Repeal of Tax Exemption A Death Knell?

Some Say Credit Unions Would Die, Others Say They Could Still Thrive.

A death sentence for credit unions?  An impetus to change the business model?

Those are among the scenarios offered as possible outcomes if credit unions lose their tax-exempt status.

Congress will be looking at a range of tax expenditures as part of its effort to cut the federal budget deficit. While the amount that could be raised by taxing credit unions would be small–as high as $3 billion per year according to one report–it could cause many credit unions to stop functioning in their current form, argues NAFCU President/CEO Fred Becker.

"They couldn’t continue to exist. They have no means to raise capital and the corporate tax rate is arduous. And taxing revenue that has been put aside as capital raises safety and soundness concerns," he said.

Former NCUA Chairman Dennis Dollar said the change will cause a "wholesale abandonment of the credit union charter" because the bank charter will be "considerably more appealing." (CU Times April 27, 2011)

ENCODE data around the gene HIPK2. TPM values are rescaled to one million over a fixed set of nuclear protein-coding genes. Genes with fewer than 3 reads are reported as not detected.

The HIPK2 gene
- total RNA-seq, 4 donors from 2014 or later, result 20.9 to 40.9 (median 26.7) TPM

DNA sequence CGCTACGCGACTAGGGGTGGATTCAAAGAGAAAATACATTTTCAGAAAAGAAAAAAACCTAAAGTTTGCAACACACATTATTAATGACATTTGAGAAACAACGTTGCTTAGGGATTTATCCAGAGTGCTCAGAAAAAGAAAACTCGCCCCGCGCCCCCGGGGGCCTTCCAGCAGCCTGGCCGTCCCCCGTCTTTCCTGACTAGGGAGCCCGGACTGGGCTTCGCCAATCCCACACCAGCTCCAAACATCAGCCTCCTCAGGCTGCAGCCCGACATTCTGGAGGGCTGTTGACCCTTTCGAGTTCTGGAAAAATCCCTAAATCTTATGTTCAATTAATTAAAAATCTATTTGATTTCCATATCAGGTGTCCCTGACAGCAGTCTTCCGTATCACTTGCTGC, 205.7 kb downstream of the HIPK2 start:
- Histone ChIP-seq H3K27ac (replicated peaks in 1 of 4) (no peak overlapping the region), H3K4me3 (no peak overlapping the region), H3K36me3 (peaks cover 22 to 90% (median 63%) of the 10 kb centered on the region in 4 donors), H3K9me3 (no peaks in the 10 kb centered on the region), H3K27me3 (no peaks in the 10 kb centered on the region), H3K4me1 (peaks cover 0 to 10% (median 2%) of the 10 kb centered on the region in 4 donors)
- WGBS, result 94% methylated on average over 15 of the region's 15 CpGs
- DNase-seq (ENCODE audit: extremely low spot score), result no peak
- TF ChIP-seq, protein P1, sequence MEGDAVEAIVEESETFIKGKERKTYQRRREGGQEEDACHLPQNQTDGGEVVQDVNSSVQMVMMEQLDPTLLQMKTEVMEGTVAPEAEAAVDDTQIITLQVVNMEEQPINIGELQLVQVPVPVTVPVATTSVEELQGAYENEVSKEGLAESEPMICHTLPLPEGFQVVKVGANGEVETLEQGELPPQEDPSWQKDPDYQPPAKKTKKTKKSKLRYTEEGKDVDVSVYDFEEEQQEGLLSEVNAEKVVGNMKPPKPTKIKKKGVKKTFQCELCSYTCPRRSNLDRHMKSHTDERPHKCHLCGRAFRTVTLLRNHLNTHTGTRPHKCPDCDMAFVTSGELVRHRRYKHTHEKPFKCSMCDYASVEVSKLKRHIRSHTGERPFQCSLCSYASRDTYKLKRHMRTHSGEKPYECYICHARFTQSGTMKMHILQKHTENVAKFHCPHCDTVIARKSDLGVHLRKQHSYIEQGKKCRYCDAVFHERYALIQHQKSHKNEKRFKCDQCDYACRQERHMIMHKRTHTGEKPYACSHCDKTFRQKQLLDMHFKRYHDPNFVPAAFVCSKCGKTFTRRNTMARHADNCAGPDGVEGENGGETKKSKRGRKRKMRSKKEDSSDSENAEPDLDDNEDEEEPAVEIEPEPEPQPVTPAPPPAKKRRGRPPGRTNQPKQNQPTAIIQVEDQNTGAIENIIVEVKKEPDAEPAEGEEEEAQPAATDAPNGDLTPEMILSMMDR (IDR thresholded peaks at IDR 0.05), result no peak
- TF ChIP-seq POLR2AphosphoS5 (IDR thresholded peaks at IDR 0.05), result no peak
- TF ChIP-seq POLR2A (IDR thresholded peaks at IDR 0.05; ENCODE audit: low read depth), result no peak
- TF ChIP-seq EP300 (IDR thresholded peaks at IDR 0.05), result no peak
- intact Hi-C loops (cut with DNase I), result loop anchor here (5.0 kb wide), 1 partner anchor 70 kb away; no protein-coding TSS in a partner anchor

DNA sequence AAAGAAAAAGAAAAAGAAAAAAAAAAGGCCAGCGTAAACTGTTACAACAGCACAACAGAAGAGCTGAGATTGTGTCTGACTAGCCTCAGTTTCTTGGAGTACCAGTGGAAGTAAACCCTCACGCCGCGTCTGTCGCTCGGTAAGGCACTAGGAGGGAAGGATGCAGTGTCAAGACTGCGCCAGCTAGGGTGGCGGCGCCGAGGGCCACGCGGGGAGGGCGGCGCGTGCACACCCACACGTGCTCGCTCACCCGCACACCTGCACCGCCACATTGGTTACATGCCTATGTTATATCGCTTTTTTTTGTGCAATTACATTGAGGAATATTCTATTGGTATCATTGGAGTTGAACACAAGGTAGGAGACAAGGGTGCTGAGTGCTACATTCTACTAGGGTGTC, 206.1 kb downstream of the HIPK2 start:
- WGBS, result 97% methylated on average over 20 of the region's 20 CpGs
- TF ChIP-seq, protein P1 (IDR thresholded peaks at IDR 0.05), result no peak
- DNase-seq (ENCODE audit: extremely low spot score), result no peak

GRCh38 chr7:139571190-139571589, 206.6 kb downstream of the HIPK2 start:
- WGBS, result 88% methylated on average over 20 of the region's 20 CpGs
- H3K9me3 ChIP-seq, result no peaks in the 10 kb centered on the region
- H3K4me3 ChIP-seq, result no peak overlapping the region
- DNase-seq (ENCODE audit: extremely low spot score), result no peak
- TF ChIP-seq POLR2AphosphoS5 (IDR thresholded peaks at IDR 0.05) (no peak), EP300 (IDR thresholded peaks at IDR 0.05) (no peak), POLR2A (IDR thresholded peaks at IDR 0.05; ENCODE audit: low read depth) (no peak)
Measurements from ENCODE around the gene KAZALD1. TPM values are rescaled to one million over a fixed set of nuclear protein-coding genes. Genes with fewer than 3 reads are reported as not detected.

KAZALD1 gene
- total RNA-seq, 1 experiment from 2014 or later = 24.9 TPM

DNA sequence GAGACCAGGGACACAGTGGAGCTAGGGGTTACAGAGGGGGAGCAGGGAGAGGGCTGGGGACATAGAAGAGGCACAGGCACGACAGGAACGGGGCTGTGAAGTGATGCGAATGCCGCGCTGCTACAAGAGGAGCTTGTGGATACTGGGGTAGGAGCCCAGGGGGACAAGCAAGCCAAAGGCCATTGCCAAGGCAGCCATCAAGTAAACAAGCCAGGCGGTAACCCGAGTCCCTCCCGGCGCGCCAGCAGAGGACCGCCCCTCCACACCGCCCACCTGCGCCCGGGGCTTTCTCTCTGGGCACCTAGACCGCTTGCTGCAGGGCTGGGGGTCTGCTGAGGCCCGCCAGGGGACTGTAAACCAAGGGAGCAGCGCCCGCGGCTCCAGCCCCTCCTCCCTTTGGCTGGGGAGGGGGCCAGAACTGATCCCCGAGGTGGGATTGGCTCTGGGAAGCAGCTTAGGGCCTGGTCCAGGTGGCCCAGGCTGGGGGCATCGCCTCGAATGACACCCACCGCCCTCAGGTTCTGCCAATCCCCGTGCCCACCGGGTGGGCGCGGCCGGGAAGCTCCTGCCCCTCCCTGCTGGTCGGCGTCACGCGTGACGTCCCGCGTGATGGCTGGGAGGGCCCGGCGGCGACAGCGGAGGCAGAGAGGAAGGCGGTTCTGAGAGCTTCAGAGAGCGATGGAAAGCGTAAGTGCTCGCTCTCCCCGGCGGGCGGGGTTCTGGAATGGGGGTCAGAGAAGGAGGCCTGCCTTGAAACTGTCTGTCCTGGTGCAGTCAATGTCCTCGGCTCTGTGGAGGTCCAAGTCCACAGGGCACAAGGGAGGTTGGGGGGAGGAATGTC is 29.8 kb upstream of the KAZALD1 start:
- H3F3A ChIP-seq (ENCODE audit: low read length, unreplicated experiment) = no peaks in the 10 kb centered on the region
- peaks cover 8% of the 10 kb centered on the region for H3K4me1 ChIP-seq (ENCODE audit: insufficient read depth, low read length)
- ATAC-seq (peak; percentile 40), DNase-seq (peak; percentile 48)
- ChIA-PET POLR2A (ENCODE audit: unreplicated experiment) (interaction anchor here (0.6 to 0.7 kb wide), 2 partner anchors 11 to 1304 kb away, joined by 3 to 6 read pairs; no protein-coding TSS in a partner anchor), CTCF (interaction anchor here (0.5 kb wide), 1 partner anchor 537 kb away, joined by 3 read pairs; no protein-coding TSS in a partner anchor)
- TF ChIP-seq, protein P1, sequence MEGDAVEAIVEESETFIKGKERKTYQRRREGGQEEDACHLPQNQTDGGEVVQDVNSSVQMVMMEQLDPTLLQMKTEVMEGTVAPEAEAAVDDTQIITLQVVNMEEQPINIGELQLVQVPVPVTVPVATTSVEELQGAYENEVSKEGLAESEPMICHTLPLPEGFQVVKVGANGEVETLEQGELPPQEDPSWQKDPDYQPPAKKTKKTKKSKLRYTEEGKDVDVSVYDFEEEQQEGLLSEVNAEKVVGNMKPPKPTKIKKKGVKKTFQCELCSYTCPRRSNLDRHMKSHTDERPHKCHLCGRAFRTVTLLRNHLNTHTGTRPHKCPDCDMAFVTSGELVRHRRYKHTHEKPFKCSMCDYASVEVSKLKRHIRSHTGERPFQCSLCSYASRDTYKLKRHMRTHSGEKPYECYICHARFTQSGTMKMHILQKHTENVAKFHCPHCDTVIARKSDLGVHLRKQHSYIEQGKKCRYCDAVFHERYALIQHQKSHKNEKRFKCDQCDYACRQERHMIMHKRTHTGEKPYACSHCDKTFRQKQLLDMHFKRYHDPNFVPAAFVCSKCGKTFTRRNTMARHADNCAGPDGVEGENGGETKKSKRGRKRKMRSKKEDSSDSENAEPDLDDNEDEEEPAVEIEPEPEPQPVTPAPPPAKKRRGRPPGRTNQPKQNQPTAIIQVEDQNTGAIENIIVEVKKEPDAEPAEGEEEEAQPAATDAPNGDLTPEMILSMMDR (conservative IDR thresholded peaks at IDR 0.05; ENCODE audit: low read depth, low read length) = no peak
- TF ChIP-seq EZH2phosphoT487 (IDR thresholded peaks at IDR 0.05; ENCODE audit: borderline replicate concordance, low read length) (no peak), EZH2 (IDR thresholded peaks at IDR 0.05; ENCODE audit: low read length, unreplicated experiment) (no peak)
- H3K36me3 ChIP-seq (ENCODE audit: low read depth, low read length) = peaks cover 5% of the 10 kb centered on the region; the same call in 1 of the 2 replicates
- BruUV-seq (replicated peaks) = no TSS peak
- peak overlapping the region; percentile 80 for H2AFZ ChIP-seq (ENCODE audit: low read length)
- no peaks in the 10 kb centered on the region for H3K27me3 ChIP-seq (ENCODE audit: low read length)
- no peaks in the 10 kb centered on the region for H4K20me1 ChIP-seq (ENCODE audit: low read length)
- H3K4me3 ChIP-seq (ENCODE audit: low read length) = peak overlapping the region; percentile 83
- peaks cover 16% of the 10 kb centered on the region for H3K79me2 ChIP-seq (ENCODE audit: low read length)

Editors note: Even if taxation is inevitable, you can bet the NCUA and credit union trades will be fighting to prevent what Dollar called the “wholesale abandonment of the credit union charter." There’s a mountain of evidence for how they have conspired to slow conversions since 2004. Their self-interest is manifold and overwhelmingly transparent.

Hence, as part of a “taxation compromise” with legislators, it’s likely the option to convert charters will be ended or made too costly to consider. The NCUA and credit union trades will rationalize the deal by boasting that “the consumer was rescued” and the potential “ruin” of the NCUSIF prevented.

The American Bankers Association was recently quoted as saying it will drop its objections to alternative capital and business lending for credit unions, seemingly a “compromising” victory in exchange for taxation. Meanwhile, idealistic credit union conversion critics will continue to argue that, with the new powers obtained by the “taxation compromise,” any future conversions can only be motivated by greed.

However, alternative capital structures for credit unions are untested; the jury is still out regarding NCUA's ability to properly supervise business lending; the risks related to the interdependency of the NCUSIF remain as high as the assessments; and poor consumer awareness persists; all combining to hamper the competitiveness of progressive credit unions. It could take a lifetime to work through these and other charter handicaps.

Who will argue to protect the conversion option?